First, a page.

Bombers “deployed from Guam frequently come flying in the skies over South Korea and explicitly carry out drills for actual war,” Pyongyang said in its recent statement, calling Guam “the United States’ outpost and starting base for invasion.”

“Is the United States indeed the only one with the option of what it calls a preventive war?” North Korea asked, raising the possibility that it would preemptively strike Guam.

A child plays on a beach in Guam’s capital Hagatna on July 14.

Mar-Vic Cagurangan/AFP/Getty Images

About 163,000 people live on the island.

Citizens of self-governing Guam are U.S. citizens, although they can’t vote for president. The military presence on the island has injected money into Guam’s economy and is welcomed, even celebrated, by many residents. But proposals to house even more troops there have raised some concerns about environmental sustainabilityand cultural identity and colonization, particularly among the indigenous Chamorro population.

As for the specter of a North Korean attack, that’s not new for Guam. By 2004 — long before North Korea had missiles that could hypothetically reach the U.S. mainland — South Korean newspapers were reporting that Pyongyang had the capacity to strike Guam. In 2013, Pyongyang started telling the U.S. that it “should not forget” that Andersen Air Force Base, specifically, was within range.

Today, as Pyongyang once again calls Guam out by name, the island’s governor saysthere is “no threat” to the island.

But Mayor Paul McDonald of Agana Heights, Guam, tells NPR that the threat from North Korea — and the fact that President Trump is “fighting back with words” — is being taken very seriously by residents.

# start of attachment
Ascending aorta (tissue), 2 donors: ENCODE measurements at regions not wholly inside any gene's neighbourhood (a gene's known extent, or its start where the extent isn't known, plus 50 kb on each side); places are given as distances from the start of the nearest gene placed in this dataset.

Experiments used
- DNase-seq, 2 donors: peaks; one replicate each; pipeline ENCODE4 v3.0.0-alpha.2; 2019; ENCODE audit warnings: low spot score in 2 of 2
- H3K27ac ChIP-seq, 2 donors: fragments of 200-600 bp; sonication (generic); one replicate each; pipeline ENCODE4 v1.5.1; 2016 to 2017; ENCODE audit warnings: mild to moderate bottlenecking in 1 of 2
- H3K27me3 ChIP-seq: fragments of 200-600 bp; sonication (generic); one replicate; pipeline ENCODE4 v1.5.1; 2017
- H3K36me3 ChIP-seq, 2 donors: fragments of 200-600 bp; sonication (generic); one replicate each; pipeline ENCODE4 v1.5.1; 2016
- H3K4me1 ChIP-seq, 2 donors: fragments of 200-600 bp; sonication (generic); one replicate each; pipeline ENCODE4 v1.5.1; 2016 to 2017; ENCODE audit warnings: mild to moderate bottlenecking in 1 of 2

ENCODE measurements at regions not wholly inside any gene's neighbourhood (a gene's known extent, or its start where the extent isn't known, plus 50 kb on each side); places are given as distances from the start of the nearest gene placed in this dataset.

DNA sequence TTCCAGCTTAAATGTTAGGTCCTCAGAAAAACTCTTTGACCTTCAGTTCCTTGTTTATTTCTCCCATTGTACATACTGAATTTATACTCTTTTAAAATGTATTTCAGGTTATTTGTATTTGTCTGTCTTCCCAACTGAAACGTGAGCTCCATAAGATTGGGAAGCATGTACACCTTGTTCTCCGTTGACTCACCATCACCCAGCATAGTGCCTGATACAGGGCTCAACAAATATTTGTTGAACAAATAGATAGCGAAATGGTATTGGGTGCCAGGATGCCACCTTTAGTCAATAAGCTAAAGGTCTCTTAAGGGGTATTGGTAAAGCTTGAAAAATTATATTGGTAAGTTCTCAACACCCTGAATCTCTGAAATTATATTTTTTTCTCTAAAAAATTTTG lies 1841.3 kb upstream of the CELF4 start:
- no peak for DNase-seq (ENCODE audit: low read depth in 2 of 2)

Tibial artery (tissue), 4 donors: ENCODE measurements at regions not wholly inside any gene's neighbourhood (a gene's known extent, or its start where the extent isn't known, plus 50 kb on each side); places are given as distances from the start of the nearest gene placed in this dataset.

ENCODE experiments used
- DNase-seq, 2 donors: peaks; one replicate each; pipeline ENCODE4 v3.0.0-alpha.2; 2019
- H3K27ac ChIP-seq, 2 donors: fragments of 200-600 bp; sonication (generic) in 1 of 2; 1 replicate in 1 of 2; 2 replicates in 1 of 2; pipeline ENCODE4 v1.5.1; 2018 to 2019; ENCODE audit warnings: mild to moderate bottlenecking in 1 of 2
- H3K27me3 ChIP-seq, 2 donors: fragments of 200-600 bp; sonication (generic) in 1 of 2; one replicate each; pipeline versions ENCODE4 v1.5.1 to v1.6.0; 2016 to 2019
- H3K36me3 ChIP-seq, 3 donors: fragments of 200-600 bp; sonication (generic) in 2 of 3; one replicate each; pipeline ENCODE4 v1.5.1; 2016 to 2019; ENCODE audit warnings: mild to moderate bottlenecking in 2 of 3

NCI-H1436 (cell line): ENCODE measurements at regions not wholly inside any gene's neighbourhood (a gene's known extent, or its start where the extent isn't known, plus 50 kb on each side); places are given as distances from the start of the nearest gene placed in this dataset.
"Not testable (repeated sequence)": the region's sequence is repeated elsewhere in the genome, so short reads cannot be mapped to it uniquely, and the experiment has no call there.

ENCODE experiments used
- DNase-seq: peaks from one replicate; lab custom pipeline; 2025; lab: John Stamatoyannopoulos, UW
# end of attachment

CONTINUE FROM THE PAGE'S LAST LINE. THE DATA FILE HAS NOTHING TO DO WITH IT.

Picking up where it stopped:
“Especially with our elders who have experienced the Second World War, when the Japanese force came and invaded Guam — you know, my mom, she’s 91 years old and I was over at the office all day today,” McDonald said. “She’d call me every 10 minutes to update her. We are really taking it seriously, a lot of the people in Guam.”

The Associated Press reports from Guam’s capital, Hagatna:

“While it is extremely unlikely that Pyongyang would risk the assured annihilation of its revered leadership with a pre-emptive attack on U.S. citizens, some residents of Guam are concerned.

” ‘If anything happens, we all got to be ready, be prepared and pray to God that it doesn’t happen,’ Daisy Mendiola, 56, said after finishing lunch with her family at a restaurant near Hagatna. ‘Everyone’s afraid, because we’re dealing with powers that’s beyond us.’

“Other residents are worried about the political atmosphere and the government’s ability to find a peaceful solution.

“Todd Thompson, a lawyer who lives on Guam, said he laughed off past threats because he ‘figured cooler heads in Washington would prevail, and it was just an idle threat.

” ‘But I have to say, I’m not laughing now,’ Thompson said. ‘My concern is that things have changed in Washington, and who knows what’s going to happen?’ ”

August 9, 20172:40 PM ET